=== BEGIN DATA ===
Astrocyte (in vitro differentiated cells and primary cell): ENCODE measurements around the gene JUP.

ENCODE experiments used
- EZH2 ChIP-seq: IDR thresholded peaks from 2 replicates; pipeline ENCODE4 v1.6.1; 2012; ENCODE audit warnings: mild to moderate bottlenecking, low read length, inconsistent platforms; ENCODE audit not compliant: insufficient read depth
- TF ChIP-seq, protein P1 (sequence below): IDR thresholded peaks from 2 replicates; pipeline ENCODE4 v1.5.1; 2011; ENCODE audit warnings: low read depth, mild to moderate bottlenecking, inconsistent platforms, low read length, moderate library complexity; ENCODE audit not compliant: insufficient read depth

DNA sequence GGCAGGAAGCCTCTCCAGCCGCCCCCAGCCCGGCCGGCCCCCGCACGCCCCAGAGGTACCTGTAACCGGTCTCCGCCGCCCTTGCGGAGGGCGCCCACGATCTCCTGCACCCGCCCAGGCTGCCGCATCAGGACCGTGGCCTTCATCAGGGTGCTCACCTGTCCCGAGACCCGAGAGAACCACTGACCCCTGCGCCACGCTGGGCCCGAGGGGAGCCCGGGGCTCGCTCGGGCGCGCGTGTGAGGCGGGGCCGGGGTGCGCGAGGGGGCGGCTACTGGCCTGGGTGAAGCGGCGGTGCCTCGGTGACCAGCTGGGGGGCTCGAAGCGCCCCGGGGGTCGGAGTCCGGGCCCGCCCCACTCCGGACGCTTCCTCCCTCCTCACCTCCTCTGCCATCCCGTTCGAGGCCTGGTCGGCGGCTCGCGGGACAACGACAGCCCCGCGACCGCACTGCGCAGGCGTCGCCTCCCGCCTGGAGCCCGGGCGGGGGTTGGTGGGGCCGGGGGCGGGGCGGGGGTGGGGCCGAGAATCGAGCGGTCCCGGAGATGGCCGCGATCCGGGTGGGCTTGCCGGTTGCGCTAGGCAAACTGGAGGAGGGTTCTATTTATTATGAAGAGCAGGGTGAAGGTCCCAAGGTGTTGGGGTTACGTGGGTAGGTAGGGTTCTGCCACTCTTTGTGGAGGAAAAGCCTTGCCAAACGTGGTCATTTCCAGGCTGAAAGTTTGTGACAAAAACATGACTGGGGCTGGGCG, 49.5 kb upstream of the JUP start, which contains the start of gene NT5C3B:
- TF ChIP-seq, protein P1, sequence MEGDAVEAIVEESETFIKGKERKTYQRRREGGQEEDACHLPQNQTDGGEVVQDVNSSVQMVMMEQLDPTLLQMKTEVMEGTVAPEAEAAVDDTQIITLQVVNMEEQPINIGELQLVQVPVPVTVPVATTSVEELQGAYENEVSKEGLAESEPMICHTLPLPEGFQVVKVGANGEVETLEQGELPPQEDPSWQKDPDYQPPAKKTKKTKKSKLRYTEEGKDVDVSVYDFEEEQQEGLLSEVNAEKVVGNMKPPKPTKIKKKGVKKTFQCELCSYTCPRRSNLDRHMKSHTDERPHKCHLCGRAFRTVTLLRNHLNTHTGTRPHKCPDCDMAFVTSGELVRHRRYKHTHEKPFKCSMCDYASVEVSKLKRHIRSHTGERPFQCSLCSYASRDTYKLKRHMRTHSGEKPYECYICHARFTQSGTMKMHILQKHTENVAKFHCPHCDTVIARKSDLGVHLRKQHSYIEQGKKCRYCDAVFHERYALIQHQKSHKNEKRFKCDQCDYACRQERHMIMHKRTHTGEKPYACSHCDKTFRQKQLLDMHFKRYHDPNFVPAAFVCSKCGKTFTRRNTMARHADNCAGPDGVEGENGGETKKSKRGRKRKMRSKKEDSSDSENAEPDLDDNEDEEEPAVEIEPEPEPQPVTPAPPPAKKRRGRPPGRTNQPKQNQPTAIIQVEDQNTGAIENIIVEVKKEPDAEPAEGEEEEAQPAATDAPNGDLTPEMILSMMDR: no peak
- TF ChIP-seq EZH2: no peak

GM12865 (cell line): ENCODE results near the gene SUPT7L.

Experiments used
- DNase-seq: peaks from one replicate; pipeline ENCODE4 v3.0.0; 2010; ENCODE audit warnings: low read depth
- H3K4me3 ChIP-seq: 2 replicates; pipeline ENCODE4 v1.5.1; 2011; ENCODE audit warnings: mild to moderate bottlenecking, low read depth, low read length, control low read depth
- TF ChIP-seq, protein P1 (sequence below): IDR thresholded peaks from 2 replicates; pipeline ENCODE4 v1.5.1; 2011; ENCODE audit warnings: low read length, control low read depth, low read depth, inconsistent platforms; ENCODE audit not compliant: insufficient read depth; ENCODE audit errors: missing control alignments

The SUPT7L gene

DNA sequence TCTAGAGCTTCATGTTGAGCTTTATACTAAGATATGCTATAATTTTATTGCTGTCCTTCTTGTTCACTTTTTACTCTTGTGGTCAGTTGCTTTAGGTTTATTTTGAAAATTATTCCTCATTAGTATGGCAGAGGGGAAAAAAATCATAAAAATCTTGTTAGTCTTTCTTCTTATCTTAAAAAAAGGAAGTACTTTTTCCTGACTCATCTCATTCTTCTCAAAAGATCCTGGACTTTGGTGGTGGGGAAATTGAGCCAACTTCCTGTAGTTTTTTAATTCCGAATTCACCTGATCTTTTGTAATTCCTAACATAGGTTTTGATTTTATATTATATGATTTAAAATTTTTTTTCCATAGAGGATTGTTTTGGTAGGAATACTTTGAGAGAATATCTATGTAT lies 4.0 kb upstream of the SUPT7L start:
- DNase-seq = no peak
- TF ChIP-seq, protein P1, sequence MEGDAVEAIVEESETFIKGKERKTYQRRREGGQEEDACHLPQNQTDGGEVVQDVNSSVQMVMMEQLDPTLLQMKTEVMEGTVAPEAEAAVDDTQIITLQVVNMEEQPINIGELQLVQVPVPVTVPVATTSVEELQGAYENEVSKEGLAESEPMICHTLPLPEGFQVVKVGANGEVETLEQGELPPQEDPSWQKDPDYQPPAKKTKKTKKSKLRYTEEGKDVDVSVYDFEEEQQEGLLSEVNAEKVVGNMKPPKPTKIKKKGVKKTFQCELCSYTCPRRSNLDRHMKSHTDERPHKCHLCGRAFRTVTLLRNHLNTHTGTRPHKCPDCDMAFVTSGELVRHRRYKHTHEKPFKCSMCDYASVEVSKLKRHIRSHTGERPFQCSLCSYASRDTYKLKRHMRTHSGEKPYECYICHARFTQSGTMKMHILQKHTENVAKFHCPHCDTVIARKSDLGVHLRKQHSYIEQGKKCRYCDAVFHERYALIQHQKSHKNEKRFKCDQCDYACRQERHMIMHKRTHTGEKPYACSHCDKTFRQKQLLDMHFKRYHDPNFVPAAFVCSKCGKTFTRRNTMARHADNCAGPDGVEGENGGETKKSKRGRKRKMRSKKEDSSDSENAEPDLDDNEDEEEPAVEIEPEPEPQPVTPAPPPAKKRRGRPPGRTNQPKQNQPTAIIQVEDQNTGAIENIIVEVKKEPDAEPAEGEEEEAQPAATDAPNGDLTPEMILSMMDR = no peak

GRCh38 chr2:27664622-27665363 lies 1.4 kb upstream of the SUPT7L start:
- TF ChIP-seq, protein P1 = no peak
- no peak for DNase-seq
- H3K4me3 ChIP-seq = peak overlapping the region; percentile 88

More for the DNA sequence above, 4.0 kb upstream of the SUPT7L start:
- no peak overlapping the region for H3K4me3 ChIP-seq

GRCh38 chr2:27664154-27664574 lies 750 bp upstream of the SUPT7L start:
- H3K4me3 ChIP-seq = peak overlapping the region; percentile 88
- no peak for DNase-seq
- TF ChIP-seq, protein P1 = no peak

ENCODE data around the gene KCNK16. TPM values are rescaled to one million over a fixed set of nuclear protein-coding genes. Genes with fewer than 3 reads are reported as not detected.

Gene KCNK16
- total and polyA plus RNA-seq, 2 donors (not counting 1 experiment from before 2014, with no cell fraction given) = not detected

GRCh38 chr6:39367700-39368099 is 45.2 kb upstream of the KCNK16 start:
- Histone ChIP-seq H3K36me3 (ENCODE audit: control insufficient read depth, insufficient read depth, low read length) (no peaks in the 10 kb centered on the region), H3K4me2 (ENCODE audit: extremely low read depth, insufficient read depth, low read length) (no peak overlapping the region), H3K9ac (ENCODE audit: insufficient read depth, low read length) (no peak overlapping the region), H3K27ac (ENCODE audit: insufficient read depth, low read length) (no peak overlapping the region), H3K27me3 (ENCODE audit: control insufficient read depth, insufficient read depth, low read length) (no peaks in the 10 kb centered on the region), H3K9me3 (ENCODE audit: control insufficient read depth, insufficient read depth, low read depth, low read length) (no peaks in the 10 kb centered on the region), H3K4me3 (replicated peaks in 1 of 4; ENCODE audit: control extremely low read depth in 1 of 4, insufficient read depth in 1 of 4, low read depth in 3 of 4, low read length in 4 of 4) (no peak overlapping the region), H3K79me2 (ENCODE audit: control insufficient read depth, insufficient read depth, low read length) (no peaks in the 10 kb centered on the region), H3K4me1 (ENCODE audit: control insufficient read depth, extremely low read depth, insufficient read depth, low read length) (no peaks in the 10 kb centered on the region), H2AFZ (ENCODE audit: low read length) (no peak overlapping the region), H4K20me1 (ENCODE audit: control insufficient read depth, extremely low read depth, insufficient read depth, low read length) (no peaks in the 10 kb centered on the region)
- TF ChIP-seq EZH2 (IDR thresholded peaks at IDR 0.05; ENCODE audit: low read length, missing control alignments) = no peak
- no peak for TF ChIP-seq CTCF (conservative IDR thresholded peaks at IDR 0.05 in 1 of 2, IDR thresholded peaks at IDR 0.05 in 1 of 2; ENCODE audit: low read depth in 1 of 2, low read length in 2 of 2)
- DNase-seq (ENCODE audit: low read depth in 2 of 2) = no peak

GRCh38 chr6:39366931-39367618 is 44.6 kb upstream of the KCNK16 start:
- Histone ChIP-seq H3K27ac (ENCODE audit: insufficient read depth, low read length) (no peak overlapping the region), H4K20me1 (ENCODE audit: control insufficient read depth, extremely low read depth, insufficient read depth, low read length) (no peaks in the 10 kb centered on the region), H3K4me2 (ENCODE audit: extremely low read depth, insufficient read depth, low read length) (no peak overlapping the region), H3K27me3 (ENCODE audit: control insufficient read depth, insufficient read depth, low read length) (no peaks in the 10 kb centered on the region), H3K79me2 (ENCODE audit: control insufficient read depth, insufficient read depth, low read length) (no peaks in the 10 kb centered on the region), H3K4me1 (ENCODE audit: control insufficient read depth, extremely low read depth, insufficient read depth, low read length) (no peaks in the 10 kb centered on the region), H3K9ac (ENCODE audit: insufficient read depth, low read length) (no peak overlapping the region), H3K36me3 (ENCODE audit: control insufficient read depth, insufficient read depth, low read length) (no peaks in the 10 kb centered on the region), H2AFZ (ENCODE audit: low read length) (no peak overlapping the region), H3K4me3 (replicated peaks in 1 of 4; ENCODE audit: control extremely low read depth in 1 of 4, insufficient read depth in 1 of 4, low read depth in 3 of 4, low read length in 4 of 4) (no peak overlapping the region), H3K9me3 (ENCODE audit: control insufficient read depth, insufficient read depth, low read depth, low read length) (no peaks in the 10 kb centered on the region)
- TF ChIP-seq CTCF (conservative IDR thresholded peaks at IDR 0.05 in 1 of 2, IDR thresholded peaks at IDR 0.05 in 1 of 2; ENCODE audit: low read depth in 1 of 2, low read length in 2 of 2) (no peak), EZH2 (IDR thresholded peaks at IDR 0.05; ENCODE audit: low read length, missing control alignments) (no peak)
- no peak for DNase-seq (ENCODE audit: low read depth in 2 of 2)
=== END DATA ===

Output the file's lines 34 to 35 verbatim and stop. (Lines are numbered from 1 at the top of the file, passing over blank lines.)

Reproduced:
- DNase-seq (ENCODE audit: low read depth in 2 of 2) = no peak

GRCh38 chr6:39366931-39367618 is 44.6 kb upstream of the KCNK16 start: